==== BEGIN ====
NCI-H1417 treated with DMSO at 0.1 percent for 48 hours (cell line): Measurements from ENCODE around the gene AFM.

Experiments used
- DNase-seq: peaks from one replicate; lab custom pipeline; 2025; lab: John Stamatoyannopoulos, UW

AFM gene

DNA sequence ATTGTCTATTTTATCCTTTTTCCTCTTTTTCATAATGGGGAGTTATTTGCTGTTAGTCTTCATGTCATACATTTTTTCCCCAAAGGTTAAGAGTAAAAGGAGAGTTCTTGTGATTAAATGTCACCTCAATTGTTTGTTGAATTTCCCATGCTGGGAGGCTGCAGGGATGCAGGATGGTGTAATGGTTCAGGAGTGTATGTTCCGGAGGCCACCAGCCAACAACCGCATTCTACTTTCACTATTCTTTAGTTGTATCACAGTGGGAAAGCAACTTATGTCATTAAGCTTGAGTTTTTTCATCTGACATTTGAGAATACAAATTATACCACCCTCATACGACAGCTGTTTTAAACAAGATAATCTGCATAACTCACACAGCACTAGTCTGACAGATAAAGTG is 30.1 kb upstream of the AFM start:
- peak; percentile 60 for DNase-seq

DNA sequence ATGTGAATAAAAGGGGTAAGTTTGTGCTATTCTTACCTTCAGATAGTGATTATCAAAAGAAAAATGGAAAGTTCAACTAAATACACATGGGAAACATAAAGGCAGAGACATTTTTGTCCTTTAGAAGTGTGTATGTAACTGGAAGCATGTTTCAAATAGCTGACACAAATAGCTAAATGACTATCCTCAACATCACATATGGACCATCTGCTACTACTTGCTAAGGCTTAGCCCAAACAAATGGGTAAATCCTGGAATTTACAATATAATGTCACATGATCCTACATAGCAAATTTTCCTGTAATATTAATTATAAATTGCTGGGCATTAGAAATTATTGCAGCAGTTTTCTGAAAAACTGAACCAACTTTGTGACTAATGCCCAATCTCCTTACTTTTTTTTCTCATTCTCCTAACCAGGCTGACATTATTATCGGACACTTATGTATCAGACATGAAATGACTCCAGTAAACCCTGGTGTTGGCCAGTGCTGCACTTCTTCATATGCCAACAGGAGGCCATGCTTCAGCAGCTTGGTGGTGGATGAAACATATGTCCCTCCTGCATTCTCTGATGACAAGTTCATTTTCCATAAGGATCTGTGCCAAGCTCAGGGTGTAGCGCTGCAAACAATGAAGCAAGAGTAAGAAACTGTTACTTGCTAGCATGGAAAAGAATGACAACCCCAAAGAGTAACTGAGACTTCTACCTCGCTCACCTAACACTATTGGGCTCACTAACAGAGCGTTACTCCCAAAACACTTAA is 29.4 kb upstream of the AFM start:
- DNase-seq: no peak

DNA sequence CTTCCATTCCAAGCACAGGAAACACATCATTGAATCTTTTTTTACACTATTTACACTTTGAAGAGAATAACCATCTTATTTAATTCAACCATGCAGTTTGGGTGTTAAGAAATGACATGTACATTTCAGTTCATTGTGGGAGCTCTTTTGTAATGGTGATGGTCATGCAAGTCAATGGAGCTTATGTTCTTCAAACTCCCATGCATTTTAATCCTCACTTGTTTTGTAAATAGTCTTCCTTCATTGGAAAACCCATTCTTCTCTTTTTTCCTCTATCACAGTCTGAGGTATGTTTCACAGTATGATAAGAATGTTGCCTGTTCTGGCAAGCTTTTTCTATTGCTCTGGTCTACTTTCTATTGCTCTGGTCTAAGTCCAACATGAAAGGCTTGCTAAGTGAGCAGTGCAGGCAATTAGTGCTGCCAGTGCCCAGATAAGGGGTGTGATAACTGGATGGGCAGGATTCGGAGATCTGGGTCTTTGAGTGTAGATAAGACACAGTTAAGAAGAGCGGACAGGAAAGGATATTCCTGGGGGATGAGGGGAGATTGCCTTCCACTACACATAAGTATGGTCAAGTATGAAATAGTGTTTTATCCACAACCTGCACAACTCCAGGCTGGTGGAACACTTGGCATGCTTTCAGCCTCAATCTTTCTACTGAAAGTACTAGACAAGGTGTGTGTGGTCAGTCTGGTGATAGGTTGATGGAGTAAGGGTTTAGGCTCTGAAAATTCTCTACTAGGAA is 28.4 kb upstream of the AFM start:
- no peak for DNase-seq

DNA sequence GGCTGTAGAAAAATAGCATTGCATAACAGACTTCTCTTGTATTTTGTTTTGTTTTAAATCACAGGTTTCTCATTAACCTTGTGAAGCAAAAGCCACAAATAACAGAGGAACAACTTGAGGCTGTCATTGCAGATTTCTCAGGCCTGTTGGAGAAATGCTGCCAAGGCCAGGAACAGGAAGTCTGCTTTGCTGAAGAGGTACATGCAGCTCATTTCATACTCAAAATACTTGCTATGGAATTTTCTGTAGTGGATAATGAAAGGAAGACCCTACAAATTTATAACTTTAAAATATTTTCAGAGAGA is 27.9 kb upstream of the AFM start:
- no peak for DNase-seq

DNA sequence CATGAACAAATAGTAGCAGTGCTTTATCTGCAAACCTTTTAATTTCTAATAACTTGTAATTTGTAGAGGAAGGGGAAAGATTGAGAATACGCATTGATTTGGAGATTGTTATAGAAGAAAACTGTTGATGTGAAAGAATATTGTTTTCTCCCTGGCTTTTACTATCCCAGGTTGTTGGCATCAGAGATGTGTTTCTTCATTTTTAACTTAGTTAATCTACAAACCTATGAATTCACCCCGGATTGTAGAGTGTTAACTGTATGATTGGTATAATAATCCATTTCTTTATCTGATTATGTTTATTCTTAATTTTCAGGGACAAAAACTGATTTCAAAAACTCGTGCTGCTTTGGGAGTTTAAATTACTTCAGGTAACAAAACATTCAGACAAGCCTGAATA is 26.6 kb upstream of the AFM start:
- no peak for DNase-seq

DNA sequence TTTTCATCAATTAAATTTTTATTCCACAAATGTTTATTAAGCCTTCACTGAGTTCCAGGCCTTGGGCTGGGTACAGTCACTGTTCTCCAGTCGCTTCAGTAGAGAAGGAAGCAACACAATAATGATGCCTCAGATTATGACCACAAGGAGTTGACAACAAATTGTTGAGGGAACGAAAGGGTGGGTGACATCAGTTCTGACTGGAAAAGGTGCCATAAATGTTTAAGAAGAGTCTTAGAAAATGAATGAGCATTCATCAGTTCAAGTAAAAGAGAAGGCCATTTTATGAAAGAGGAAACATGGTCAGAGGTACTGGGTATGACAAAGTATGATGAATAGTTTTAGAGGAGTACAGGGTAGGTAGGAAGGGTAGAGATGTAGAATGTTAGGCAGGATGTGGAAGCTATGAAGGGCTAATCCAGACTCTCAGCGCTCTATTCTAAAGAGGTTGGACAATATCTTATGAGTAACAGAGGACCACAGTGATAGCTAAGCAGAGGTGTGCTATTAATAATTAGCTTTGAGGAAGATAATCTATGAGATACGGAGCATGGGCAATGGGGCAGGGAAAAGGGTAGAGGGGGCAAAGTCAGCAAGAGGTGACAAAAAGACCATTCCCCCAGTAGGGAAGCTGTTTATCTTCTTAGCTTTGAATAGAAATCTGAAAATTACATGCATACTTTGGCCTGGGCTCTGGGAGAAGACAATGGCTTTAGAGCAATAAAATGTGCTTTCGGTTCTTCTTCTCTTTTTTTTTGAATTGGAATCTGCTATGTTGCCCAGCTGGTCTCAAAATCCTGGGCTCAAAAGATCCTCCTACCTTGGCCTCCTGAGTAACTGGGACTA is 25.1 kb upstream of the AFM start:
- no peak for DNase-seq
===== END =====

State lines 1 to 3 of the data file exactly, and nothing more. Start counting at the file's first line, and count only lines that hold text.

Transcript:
NCI-H1417 treated with DMSO at 0.1 percent for 48 hours (cell line): Measurements from ENCODE around the gene AFM.

Experiments used
- DNase-seq: peaks from one replicate; lab custom pipeline; 2025; lab: John Stamatoyannopoulos, UW